178. chemical name
    A name that provides information about the chemical composition of a drug; these names are not used clinically but are of interest to research pharmacists and chemists.
  179. clearance
    The rate of drug removal from the body.
  180. cumulative effects
    Effects that occur when the serum plasma level of a drug rises or when the amount ingested exceeds that excreted.
  181. curative drug
    A drug that has healing as its therapeutic effect.
  182. dependence
    A condition characterized by withdrawal symptoms upon discontinuation of a drug.
  183. diagnostic drug
    • A drug that has certain effects that will rule in or rule out a specific
    • disease.
  184. diffusion
    The process by which certain dissolved substances passively move back and forth across a cell membrane.
  185. drug absorption
    The entry of a drug into body cells by means of diffusion, active transport, or pinocytosis.
  186. drug biotransformation
    The process by which a drug is broken down and used by the body.
  187. drug distribution
    The process by which a drug is delivered throughout the body.
  188. drug excretion
    The process by which a drug and/or its waste products are eliminated from the body.
  189. drug metabolism
    Another name for drug biotransformation.
  190. first pass effect
    A term that refers to the absorption of a drug through the intestinal tract and the drug’s entry into the portal circulation before entering the systemic circulation; this allows the liver to detoxify the substance before its wide distribution throughout the body.
  191. generic name
    The nonproprietary name of a drug.
  192. half-life (t½)
    The length of time necessary for the concentration of a drug in a specific area of the body to decrease by 50 percent.
  193. Harrison Narcotic Act
    A federal law passed in 1914 that classified narcotics and established regulations governing their importation, manufacture, sale, and use.
  194. iatrogenic effect
    An illness that is induced in a client by a drug given for a treatment or therapeutic purpose.
  195. idiosyncratic reactions
    Unexpected, abnormal reactions to a drug.
  196. intradermal agents
    Drugs that are administered between the layers of the skin.
  197. intramuscular
    Term describing the route of administration by which a drug is injected directly into a muscle.
  198. intravenous
    Term describing the route of administration by which a drug is delivered directly into the vascular system without needing to pass through a capillary wall.
  199. narcotics
    Marijuana, opium, cocaine, and their derivatives, along with combined analgesics.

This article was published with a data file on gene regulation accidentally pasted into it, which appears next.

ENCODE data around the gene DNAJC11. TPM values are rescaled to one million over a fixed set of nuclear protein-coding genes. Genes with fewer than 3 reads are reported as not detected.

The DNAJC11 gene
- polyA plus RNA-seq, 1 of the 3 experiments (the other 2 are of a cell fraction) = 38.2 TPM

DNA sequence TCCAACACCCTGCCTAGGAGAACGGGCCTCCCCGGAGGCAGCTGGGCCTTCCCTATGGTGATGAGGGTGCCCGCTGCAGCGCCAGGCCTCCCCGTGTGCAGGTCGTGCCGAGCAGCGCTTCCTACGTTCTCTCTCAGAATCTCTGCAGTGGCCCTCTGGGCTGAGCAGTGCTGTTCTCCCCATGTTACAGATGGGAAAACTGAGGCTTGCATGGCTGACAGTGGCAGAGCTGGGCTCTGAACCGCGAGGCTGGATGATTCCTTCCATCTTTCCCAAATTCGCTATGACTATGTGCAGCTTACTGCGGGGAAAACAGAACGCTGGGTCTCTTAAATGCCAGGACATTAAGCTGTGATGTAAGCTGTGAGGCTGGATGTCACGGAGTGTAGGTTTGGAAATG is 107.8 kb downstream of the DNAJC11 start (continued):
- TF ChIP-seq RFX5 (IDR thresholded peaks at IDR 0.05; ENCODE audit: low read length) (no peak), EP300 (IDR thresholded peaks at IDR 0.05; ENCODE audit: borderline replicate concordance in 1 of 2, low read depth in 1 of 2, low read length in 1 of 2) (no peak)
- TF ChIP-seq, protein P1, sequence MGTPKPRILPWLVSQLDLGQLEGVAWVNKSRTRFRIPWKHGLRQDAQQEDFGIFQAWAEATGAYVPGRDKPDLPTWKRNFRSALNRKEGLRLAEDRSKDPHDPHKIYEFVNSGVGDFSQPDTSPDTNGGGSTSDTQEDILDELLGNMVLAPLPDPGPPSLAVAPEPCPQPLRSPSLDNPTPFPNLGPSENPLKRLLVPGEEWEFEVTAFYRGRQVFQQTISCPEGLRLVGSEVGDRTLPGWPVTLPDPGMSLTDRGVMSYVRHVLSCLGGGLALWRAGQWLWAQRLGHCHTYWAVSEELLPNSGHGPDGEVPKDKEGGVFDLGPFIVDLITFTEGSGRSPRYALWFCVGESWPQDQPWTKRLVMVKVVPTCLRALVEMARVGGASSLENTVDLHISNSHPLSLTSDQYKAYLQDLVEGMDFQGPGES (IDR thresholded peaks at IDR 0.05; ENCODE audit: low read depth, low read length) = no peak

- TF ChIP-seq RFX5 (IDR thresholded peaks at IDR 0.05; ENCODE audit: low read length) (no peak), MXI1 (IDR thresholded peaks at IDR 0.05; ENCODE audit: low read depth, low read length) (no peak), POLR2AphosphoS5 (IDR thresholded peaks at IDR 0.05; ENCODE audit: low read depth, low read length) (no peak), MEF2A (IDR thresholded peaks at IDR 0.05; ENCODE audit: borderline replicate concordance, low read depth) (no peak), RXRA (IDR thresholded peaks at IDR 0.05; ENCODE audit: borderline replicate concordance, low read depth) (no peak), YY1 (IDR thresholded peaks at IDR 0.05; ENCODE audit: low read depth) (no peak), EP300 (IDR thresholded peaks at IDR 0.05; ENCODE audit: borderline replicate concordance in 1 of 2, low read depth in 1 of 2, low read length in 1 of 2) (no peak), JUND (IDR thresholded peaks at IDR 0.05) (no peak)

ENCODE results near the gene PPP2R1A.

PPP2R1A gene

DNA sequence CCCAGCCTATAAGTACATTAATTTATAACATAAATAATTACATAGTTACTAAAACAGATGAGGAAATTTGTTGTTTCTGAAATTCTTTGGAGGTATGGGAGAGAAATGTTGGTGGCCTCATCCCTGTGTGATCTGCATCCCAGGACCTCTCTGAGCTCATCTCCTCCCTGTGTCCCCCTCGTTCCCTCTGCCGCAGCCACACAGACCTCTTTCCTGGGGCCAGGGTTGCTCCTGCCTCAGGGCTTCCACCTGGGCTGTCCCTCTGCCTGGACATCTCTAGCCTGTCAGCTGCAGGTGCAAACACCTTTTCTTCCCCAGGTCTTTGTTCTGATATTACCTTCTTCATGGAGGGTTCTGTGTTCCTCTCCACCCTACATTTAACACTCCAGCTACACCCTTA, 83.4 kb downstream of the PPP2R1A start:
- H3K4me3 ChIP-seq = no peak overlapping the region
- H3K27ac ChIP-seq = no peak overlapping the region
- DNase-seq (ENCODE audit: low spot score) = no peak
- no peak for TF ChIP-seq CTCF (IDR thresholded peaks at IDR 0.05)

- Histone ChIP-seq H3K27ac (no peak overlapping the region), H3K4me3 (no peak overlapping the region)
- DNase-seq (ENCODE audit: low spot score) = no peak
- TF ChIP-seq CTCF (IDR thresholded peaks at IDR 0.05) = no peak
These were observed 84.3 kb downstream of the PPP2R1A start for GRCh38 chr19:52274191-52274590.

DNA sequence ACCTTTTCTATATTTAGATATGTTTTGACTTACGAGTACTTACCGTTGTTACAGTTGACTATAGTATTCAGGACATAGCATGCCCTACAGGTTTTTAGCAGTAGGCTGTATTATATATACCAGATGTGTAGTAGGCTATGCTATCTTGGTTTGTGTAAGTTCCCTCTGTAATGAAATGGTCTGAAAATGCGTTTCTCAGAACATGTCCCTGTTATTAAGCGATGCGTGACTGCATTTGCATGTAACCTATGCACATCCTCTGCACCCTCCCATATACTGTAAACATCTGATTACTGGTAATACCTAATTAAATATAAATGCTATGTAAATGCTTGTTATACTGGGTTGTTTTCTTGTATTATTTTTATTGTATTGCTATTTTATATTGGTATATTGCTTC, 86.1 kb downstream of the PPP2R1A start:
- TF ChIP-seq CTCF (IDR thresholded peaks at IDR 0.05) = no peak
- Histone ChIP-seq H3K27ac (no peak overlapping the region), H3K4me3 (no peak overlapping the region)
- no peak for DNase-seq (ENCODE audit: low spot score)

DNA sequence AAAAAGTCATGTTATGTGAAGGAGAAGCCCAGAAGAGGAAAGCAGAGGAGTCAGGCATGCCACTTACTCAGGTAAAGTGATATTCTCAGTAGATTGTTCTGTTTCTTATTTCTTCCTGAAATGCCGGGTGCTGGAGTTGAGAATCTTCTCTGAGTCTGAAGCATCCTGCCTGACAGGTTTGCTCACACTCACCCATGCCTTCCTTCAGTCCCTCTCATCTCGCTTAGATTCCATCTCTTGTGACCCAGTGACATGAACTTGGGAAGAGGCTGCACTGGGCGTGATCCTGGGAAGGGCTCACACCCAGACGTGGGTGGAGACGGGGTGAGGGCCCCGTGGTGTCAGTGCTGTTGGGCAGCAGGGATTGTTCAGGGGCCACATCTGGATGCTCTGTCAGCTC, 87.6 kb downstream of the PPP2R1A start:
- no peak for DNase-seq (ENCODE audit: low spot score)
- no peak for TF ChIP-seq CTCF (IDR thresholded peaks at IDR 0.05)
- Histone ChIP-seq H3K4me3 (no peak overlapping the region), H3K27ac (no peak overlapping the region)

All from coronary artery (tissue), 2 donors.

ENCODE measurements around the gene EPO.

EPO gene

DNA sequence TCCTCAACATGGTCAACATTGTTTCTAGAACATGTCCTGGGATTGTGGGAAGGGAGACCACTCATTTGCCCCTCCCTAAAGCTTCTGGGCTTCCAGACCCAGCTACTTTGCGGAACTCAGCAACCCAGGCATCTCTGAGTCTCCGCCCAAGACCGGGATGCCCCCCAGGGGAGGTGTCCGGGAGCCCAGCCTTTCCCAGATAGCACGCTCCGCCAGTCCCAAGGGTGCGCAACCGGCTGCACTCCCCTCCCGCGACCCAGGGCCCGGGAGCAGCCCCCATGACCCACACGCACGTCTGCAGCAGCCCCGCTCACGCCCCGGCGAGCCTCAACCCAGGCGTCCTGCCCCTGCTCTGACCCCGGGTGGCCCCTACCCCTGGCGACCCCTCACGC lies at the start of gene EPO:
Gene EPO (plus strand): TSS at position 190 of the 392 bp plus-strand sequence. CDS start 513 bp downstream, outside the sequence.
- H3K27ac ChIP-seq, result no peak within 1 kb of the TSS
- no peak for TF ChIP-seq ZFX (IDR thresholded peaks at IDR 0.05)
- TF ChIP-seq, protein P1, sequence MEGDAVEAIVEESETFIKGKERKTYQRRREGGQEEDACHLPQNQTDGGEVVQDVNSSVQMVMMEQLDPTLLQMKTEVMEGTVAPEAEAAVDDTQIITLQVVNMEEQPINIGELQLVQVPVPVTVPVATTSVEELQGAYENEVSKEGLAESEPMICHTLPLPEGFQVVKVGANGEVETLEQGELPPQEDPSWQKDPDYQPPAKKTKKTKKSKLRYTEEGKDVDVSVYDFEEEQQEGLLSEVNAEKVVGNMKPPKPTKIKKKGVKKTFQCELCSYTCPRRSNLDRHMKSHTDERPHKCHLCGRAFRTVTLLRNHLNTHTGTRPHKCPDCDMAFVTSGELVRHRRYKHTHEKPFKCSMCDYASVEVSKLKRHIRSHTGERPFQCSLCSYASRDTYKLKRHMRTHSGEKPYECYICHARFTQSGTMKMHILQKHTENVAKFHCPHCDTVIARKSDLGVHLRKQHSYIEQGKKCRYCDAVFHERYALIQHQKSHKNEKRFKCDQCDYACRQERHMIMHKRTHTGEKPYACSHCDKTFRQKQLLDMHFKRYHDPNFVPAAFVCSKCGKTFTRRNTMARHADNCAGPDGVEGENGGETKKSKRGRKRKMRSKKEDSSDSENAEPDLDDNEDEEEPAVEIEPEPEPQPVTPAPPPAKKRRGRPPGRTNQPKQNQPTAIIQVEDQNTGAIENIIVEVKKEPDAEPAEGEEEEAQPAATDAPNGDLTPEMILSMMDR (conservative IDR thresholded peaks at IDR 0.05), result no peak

200. nebulizer
    A device that delivers a fine mist or spray; it may be used to deliver medication and moisture to the lungs.
  201. official name
    The name of a drug as published in the U.S. Pharmacopeia and National Formulary; this name may be identical to the drug’s generic name.
  202. onset of drug action
    The interval of time between the administration of a drug and the time at which the drug reaches a concentration that produces a response.
  203. palliative drug
    A drug that has the relief or alleviation of disease signs and symptoms as its therapeutic effect.
  204. pharmacokinetics
    The combined processes of drug absorption, distribution, biotransformation, and excretion.
  205. pinocytosis
    The process by which a hollowed-out portion of a cell’s membrane encloses a substance and then carries it into the cell.
  206. plateau/steadystate principle
    The fact that, when a drug is given at fixed intervals, it takes four or five half-lives for its plasma concentration to reach a steady state or a plateau level.
  207. prodrug
    A drug that, upon biotransformation in the liver, produces active metabolites.
  208. prophylactic agent
    A drug that has the prevention of infection and disease as its therapeutic effect.
  209. ratio
    A relationship in degree or number between two things.
  210. Rotahaler
    An inhaler that accepts capsules containing cromolyn or albuterol in powdered form; the capsule is punctured, and the inhaler then releases a powdered mist to be inhaled.
  211. side effects
    Actions or effects of a drug that are not specifically intended.
  212. Spinhaler
    An inhaler that accepts capsules containing cromolyn or albuterol in powdered form; the capsule is punctured, and the inhaler then releases a powdered mist to be inhaled.
  213. subcutaneous
    Term describing the route of administration by which a small amount of a drug is injected into the tissue just below the surface of the skin.
  214. supportive therapy
    The promotion and maintenance of healing and/or normal physiologic processes.
  215. teratogenicreactions
    Drug reactions that result in abnormal fetal development.
  216. therapeutic index (TI)